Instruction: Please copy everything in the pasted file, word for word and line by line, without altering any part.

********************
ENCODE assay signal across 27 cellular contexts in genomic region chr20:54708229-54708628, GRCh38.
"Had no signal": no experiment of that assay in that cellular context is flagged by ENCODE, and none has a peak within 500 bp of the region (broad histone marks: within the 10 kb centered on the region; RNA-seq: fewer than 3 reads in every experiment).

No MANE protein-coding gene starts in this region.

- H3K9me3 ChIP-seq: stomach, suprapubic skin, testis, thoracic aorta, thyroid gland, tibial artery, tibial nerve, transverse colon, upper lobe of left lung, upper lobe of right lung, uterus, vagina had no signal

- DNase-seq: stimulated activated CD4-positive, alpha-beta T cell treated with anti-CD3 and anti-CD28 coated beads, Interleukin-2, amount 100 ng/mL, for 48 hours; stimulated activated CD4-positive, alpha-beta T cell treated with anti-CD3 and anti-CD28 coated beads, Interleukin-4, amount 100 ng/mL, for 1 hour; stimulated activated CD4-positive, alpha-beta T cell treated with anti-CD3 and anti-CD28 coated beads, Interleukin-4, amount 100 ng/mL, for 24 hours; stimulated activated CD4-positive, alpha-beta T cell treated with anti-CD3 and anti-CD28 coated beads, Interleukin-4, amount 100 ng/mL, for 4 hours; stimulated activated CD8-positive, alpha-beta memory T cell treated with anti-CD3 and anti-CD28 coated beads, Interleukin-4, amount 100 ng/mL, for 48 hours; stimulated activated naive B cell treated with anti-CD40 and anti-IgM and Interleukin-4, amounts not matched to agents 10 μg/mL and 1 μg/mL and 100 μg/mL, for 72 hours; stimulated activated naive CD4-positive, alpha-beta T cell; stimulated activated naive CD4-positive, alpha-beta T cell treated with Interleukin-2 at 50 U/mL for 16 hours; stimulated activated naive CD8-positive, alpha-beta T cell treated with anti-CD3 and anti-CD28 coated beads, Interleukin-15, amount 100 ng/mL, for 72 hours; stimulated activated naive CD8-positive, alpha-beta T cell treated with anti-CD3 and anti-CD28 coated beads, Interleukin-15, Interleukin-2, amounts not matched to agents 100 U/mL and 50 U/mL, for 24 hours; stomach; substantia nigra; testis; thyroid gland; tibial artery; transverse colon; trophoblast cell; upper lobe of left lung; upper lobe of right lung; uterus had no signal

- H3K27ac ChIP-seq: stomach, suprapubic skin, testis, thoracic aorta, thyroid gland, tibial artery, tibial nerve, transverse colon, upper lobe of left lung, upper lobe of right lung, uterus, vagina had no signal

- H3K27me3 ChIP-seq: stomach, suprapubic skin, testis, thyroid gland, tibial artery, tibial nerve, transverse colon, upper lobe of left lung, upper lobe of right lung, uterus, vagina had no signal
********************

ENCODE assay signal across 27 cellular contexts in genomic region chr20:54708229-54708628, GRCh38.
"Had no signal": no experiment of that assay in that cellular context is flagged by ENCODE, and none has a peak within 500 bp of the region (broad histone marks: within the 10 kb centered on the region; RNA-seq: fewer than 3 reads in every experiment).

No MANE protein-coding gene starts in this region.

- H3K9me3 ChIP-seq: stomach, suprapubic skin, testis, thoracic aorta, thyroid gland, tibial artery, tibial nerve, transverse colon, upper lobe of left lung, upper lobe of right lung, uterus, vagina had no signal

- DNase-seq: stimulated activated CD4-positive, alpha-beta T cell treated with anti-CD3 and anti-CD28 coated beads, Interleukin-2, amount 100 ng/mL, for 48 hours; stimulated activated CD4-positive, alpha-beta T cell treated with anti-CD3 and anti-CD28 coated beads, Interleukin-4, amount 100 ng/mL, for 1 hour; stimulated activated CD4-positive, alpha-beta T cell treated with anti-CD3 and anti-CD28 coated beads, Interleukin-4, amount 100 ng/mL, for 24 hours; stimulated activated CD4-positive, alpha-beta T cell treated with anti-CD3 and anti-CD28 coated beads, Interleukin-4, amount 100 ng/mL, for 4 hours; stimulated activated CD8-positive, alpha-beta memory T cell treated with anti-CD3 and anti-CD28 coated beads, Interleukin-4, amount 100 ng/mL, for 48 hours; stimulated activated naive B cell treated with anti-CD40 and anti-IgM and Interleukin-4, amounts not matched to agents 10 μg/mL and 1 μg/mL and 100 μg/mL, for 72 hours; stimulated activated naive CD4-positive, alpha-beta T cell; stimulated activated naive CD4-positive, alpha-beta T cell treated with Interleukin-2 at 50 U/mL for 16 hours; stimulated activated naive CD8-positive, alpha-beta T cell treated with anti-CD3 and anti-CD28 coated beads, Interleukin-15, amount 100 ng/mL, for 72 hours; stimulated activated naive CD8-positive, alpha-beta T cell treated with anti-CD3 and anti-CD28 coated beads, Interleukin-15, Interleukin-2, amounts not matched to agents 100 U/mL and 50 U/mL, for 24 hours; stomach; substantia nigra; testis; thyroid gland; tibial artery; transverse colon; trophoblast cell; upper lobe of left lung; upper lobe of right lung; uterus had no signal

- H3K27ac ChIP-seq: stomach, suprapubic skin, testis, thoracic aorta, thyroid gland, tibial artery, tibial nerve, transverse colon, upper lobe of left lung, upper lobe of right lung, uterus, vagina had no signal

- H3K27me3 ChIP-seq: stomach, suprapubic skin, testis, thyroid gland, tibial artery, tibial nerve, transverse colon, upper lobe of left lung, upper lobe of right lung, uterus, vagina had no signal